• Workload Owner / Developer: Workload owners’ and developers’ highest concern is the proper and stable functionality of their applications. In order to achieve this, they usually require a high degree of freedom to operate their workloads, like spinning up necessary resources or utilizing specific services to improve performance. The goal is to sensitize them to the costs their actions implicate and convince them that proper cost management does not hinder, but rather supports the efficient operation and development of applications. The dashboard needs to provide specific details about the costs & utilization of the respective workloads in order to enable an optimization of the usage patterns of resources & services on the cloud, such as e.g. auto turn-off/turn-on, rightsizing, etc.

To provide the needed information to all of these stakeholders the dashboard allows the analysis of the cloud costs from a generic point of view all the way to drilling down on costs for specific resources or services. You can get a quick overview of the overall costs within your cloud tenant and how they develop over a chosen timeframe as much as isolating the costs for virtual machines for a specific subscription.

MobiLab Cloud FinOps Dashboard Template

The goal of the dashboard is to enable cost optimization from two different perspectives:

  • Rate optimization: Reducing the average price of the resources you are utilizing. This can be achieved by the optimal usage of e.g. Reserved Instances or applying on-prem licenses to resources in the cloud (Azure Hybrid Benefit or, in short, AHB). Normally these optimization measures are managed centrally, either, by IT Operations or a dedicated FinOps team within an organization.

  • Usage optimization: Reducing or optimizing the utilization of resources and services. You only want to use what you really need. Therefore, you need extensive information about e.g. utilization patterns, the resources you are utilizing, and how you are using them. This enables an informed and efficient usage of cloud resources.

For both approaches, the Cloud FinOps Dashboard provides features to work towards these optimization goals. It offers detailed insights into which RIs are currently purchased and how they are being utilized. Additionally, it gives clear recommendations of which additional RIs to purchase, based on the current consumption pattern. The same features are also available for Azure Hybrid Benefit.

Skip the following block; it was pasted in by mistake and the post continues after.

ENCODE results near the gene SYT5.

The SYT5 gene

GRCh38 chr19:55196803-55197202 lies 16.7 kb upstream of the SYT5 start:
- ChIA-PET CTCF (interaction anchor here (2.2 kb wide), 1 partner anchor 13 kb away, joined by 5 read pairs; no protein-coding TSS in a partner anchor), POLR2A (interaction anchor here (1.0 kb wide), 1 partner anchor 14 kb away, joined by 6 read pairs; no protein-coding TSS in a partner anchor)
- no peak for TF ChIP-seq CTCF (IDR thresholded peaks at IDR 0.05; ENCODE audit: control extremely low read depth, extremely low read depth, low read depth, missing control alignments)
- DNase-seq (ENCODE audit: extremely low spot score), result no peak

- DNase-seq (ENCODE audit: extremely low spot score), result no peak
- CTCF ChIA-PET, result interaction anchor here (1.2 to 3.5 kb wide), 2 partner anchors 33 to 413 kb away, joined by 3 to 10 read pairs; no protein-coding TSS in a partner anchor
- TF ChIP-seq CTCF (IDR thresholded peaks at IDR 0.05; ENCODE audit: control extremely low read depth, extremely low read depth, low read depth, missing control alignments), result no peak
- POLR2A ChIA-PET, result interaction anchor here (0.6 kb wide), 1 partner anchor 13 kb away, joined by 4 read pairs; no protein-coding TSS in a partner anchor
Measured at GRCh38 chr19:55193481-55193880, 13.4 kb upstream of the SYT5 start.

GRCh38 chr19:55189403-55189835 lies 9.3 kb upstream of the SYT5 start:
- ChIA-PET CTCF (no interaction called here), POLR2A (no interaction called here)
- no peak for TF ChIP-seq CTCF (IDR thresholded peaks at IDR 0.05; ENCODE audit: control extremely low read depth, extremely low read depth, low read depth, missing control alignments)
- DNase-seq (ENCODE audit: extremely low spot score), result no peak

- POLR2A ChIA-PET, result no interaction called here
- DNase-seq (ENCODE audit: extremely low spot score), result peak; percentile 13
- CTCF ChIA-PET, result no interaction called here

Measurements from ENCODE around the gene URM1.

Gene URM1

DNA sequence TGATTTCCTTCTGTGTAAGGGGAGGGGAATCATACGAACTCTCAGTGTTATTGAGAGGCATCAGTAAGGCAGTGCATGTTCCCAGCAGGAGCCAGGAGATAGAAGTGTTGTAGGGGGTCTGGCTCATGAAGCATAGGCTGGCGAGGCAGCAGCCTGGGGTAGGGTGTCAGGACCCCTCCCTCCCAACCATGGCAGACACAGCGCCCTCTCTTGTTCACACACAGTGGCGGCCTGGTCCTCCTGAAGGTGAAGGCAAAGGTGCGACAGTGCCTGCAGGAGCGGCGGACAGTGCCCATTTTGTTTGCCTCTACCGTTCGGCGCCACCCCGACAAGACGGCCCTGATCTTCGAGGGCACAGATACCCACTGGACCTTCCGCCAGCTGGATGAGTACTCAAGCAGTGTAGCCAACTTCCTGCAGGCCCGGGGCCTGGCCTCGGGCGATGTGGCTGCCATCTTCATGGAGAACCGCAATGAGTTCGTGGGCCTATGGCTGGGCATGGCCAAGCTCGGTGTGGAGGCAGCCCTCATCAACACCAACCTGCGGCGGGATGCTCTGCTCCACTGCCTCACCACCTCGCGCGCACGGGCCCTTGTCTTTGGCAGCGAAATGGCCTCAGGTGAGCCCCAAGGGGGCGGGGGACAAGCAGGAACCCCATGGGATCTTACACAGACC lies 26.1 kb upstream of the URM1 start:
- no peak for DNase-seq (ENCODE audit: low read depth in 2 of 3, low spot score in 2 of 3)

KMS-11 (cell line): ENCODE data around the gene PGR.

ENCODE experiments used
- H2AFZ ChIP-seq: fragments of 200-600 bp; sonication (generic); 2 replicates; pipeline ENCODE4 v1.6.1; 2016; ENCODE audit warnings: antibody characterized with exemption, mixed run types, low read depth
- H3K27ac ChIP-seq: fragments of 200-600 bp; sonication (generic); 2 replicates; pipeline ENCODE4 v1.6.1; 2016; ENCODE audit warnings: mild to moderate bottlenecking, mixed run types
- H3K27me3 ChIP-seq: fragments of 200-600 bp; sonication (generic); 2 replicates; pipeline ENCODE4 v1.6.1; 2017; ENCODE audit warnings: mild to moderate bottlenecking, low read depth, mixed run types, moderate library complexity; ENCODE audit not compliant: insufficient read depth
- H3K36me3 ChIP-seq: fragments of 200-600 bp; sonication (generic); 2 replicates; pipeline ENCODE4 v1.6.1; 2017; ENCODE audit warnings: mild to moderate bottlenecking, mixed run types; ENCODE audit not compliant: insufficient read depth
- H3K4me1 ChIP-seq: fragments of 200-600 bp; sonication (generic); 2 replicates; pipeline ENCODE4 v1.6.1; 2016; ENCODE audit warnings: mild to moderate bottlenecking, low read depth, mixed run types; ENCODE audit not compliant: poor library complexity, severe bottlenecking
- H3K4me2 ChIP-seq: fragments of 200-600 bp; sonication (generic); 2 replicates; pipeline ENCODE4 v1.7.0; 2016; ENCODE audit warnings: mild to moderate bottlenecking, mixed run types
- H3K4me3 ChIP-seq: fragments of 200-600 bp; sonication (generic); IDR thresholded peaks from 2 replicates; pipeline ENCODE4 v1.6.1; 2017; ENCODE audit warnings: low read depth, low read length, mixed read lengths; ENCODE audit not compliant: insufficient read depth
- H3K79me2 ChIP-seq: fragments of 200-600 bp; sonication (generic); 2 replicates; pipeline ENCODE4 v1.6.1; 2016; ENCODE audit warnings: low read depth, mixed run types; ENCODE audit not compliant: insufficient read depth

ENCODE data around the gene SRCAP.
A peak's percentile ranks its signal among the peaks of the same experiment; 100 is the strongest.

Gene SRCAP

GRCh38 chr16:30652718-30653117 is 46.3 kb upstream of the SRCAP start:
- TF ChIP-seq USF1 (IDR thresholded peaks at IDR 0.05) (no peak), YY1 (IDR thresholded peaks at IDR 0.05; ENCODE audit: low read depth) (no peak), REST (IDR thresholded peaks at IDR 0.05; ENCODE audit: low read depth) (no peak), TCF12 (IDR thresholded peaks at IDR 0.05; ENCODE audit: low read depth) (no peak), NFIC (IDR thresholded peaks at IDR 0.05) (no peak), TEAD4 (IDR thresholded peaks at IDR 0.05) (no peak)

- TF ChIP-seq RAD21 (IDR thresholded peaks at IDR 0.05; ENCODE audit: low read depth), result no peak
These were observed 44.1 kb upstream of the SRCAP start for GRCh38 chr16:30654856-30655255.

Reservation Coverage page of the Cloud FinOps Dashboard
License Coverage page of the Cloud FinOps Dashboard

Furthermore, it is possible to isolate and segregate the costs in the cloud into each layer that is required for you to obtain the needed insights from your data. Do you need to know the costs in a given timeframe from one application in particular? Do you need to know which resources this application is using and if the utilization is making sense based on its purpose? All of this information you can easily obtain by filtering the dashboard along the metadata that is implemented across your Azure tenant.

To facilitate the internal cross-charging of cloud costs in your organization all of this data can be extracted in the required format from the dashboard and pumped into your internal accounting tool in an automated way.

A look into the future – What is next?

Our long-term vision for the dashboard is a cloud-agnostic tool that is giving meaningful insights to all relevant stakeholders within the Cloud FinOps realm.

Currently, the dashboard is still a tool mainly for the IT Operations team that is centrally managing and controlling the costs of the overall cloud. They can use it to understand consumption patterns on Azure in high detail and counteract, where necessary, via purchasing decisions or in collaboration with developer or workload teams. Looking forward, we want to enable each persona to access the dashboard and get exactly the information it needs. Simply by logging in with your credentials the dashboard is able to visualize the information connected to the person’s roles and permissions. This will allow also other stakeholders to involve in-depth in FinOps practices on a regular basis and create a collaborative approach to achieving the highest cost-efficiency in the cloud possible.

Furthermore, we want to combine the MobiLab Cloud Assessment Dashboard and FinOps Dashboard to enable our customers to see the prospected cost reductions turn into reality. They are, then, able to track the development of costs during the migration into the cloud at a deeper level and can steer the outcome of this transformation in a more controlled manner.

If this topic caught your attention and you also want to find out more about how our FinOps Dashboard can help you understand your costs better and unlock more efficiency in your cloud, feel free to reach out to us!


DOminik Götting

Dominik is a Project Manager at MobiLab.